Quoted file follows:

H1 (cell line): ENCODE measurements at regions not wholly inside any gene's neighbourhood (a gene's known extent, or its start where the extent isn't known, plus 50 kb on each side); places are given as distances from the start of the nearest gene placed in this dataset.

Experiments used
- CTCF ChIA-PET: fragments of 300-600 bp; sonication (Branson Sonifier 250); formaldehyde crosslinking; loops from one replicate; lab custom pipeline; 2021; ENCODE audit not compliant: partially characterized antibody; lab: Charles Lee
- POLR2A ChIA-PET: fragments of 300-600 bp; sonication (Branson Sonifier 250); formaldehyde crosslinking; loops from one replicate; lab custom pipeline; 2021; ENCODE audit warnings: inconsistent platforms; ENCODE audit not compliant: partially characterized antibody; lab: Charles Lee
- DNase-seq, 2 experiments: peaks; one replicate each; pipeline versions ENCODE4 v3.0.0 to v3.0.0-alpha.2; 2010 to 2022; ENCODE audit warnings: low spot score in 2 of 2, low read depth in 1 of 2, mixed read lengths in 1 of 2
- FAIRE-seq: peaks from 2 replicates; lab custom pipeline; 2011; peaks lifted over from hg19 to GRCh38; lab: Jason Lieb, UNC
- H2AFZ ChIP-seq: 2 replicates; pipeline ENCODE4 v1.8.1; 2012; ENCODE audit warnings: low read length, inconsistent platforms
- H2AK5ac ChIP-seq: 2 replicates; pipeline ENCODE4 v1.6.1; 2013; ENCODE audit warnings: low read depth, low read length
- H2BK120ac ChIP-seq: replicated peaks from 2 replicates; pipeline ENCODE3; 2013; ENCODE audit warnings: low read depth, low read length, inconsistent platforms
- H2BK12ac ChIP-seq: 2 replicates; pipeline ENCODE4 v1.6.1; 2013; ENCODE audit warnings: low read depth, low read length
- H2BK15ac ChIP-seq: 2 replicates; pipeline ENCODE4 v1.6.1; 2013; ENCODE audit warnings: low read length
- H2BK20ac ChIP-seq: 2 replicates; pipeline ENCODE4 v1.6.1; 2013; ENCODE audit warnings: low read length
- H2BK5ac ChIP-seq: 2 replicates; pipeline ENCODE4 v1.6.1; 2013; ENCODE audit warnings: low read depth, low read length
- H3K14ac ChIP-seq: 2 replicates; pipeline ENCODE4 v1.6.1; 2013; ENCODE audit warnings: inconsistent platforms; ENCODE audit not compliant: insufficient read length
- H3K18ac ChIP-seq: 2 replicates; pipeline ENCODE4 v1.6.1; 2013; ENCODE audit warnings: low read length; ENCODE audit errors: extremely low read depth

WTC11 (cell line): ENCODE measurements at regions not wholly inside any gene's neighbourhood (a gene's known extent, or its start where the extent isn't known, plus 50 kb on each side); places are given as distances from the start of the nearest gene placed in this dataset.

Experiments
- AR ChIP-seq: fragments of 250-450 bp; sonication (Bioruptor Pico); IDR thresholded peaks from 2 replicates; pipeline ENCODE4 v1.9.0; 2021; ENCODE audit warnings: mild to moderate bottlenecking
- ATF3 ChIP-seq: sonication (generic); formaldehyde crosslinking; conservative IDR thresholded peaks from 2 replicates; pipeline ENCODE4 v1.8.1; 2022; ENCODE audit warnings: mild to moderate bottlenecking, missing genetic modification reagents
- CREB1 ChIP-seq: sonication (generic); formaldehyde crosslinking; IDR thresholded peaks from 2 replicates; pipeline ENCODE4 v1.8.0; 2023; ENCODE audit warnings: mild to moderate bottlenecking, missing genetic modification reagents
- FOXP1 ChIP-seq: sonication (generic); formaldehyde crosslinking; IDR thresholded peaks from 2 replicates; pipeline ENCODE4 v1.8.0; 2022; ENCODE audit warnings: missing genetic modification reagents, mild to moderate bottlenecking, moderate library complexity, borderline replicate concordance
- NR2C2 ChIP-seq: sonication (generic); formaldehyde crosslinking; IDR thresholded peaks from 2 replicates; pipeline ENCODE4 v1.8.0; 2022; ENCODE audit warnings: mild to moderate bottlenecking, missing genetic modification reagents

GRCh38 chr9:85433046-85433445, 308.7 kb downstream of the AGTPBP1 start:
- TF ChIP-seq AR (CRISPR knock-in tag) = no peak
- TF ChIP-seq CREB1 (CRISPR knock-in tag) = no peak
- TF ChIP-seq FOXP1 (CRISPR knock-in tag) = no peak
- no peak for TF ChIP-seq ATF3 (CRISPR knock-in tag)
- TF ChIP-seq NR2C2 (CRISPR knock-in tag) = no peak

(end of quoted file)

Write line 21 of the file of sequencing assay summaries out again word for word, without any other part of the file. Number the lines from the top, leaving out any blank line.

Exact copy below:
- FOXP1 ChIP-seq: sonication (generic); formaldehyde crosslinking; IDR thresholded peaks from 2 replicates; pipeline ENCODE4 v1.8.0; 2022; ENCODE audit warnings: missing genetic modification reagents, mild to moderate bottlenecking, moderate library complexity, borderline replicate concordance